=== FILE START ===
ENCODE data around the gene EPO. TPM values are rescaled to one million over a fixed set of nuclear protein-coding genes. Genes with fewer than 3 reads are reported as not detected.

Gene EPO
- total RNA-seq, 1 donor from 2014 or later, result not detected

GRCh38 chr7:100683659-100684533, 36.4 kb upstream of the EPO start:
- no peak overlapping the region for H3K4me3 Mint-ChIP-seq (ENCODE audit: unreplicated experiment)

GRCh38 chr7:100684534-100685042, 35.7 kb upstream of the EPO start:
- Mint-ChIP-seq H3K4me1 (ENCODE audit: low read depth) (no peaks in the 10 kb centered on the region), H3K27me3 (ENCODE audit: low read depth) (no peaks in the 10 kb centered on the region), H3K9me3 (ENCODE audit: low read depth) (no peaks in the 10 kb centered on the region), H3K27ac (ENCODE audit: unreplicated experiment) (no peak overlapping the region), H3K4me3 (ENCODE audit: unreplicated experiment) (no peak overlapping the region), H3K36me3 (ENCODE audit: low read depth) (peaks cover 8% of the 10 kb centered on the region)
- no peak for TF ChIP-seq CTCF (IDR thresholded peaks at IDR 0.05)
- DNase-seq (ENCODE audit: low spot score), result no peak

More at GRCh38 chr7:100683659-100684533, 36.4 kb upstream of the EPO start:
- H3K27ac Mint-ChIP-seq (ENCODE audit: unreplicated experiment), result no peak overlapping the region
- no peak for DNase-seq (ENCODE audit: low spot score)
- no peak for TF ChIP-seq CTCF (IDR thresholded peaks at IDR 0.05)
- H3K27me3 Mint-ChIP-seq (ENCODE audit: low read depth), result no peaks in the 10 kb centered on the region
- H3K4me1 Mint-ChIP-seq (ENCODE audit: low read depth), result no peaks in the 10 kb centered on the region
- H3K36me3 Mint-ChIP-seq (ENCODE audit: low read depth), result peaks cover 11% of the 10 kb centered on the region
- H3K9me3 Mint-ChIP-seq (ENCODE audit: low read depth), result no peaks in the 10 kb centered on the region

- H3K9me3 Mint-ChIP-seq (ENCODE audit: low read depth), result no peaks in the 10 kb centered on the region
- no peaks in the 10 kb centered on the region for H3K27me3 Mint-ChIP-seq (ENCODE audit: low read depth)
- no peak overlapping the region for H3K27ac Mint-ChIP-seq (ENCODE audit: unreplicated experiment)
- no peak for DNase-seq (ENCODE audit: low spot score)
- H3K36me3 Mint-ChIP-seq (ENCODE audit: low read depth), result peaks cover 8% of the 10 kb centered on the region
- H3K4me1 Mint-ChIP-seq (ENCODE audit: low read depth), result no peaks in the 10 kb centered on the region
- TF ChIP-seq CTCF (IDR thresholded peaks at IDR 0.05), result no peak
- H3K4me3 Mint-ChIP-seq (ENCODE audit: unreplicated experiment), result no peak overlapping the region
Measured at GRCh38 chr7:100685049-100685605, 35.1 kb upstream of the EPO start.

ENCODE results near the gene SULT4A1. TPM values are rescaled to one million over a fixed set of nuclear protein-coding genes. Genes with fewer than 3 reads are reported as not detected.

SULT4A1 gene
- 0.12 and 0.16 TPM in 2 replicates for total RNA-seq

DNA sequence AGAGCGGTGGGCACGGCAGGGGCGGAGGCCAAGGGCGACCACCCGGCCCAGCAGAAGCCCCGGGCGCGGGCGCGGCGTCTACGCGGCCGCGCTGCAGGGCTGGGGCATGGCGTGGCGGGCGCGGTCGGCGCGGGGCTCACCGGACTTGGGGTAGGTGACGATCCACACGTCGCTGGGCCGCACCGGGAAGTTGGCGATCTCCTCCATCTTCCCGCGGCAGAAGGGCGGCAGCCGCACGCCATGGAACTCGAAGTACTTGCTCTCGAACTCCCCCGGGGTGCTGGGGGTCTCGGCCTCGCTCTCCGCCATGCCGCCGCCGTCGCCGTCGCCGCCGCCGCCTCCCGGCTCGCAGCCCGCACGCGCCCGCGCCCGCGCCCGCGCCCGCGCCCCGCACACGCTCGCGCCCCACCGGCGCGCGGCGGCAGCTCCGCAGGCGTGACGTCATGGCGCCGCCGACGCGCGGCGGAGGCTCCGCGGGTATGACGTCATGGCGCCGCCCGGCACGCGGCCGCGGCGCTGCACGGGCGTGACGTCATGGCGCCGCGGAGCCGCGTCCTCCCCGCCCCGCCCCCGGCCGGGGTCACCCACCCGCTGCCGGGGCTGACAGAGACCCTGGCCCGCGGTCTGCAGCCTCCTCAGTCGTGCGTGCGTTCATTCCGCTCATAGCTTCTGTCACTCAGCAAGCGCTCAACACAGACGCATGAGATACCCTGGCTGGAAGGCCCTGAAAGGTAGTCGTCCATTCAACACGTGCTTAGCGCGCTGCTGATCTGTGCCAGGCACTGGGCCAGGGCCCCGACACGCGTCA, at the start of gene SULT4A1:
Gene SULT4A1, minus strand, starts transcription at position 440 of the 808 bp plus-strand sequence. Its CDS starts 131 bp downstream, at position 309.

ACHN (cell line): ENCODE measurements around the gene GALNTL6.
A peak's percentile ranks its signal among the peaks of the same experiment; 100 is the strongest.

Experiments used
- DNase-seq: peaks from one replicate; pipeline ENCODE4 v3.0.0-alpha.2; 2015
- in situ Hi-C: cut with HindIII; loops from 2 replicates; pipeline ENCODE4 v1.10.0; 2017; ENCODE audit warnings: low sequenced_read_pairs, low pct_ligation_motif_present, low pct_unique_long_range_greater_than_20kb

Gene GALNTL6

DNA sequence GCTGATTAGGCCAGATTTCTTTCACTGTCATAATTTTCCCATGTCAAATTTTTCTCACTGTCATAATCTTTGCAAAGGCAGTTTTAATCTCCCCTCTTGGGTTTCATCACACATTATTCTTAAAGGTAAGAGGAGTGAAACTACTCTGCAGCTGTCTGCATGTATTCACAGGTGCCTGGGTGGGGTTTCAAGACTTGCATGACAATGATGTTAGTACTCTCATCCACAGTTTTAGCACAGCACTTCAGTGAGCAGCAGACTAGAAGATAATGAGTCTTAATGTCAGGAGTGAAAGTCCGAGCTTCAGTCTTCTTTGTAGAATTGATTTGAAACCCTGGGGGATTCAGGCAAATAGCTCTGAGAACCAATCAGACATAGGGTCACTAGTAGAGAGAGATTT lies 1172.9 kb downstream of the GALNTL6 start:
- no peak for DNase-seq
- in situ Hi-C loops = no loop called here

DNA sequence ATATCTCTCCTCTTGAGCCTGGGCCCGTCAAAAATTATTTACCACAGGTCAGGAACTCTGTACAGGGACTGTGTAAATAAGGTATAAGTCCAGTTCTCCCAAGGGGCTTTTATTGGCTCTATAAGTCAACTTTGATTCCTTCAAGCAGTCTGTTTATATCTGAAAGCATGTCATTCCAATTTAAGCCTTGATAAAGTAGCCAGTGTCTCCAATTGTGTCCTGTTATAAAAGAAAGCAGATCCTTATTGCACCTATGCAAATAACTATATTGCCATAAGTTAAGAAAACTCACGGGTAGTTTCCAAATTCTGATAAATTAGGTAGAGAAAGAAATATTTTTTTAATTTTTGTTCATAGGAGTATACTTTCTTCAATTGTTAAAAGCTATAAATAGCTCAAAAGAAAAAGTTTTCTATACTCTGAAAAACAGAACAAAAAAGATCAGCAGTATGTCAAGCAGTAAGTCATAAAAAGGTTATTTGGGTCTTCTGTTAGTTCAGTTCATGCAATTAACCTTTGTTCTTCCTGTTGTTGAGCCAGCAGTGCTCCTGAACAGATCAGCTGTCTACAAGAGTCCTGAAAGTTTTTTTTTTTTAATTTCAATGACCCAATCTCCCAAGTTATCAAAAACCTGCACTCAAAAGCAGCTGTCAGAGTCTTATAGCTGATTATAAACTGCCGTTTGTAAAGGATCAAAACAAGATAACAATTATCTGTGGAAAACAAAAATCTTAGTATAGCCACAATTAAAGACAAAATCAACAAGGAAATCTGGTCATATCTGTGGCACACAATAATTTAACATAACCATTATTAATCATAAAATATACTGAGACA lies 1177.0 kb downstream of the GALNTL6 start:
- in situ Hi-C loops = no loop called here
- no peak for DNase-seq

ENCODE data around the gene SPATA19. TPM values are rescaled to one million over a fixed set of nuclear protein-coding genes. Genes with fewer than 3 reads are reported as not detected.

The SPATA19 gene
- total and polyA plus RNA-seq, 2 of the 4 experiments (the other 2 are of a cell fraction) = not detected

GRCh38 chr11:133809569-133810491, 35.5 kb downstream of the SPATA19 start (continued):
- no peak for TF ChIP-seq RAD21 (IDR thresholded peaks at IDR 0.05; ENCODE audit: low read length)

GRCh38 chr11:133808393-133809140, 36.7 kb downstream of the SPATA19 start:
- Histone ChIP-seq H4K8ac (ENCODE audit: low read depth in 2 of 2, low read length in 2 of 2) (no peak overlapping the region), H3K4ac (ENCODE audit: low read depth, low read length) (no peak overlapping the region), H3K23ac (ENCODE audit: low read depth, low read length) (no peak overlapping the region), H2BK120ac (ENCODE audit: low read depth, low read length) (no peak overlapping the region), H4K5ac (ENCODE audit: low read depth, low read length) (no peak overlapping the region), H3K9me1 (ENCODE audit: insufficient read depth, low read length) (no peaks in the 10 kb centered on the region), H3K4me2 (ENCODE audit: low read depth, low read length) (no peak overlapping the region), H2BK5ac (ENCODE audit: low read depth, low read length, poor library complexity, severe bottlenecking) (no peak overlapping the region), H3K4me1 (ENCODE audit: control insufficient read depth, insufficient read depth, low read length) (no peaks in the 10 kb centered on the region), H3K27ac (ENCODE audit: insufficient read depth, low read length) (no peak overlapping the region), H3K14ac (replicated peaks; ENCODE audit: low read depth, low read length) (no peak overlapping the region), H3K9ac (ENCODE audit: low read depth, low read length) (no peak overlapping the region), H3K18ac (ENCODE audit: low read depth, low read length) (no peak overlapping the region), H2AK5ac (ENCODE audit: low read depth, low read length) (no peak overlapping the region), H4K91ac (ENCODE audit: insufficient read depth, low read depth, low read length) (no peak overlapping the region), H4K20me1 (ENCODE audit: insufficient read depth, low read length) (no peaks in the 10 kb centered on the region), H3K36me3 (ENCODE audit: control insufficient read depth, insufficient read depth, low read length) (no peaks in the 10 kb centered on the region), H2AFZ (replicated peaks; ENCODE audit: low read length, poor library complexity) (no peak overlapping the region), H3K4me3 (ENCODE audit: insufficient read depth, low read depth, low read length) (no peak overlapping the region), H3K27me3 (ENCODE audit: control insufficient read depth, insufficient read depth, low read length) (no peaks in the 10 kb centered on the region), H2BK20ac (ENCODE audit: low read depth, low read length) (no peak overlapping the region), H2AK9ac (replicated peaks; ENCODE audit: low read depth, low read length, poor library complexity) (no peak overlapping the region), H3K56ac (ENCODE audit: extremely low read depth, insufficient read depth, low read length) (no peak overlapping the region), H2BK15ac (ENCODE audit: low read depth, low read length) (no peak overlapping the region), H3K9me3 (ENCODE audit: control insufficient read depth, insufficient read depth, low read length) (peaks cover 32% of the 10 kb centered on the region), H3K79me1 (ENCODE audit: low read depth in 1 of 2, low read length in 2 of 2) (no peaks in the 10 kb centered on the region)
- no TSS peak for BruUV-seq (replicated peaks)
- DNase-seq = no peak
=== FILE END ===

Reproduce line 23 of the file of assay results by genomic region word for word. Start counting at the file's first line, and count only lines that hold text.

- H3K4me1 Mint-ChIP-seq (ENCODE audit: low read depth), result no peaks in the 10 kb centered on the region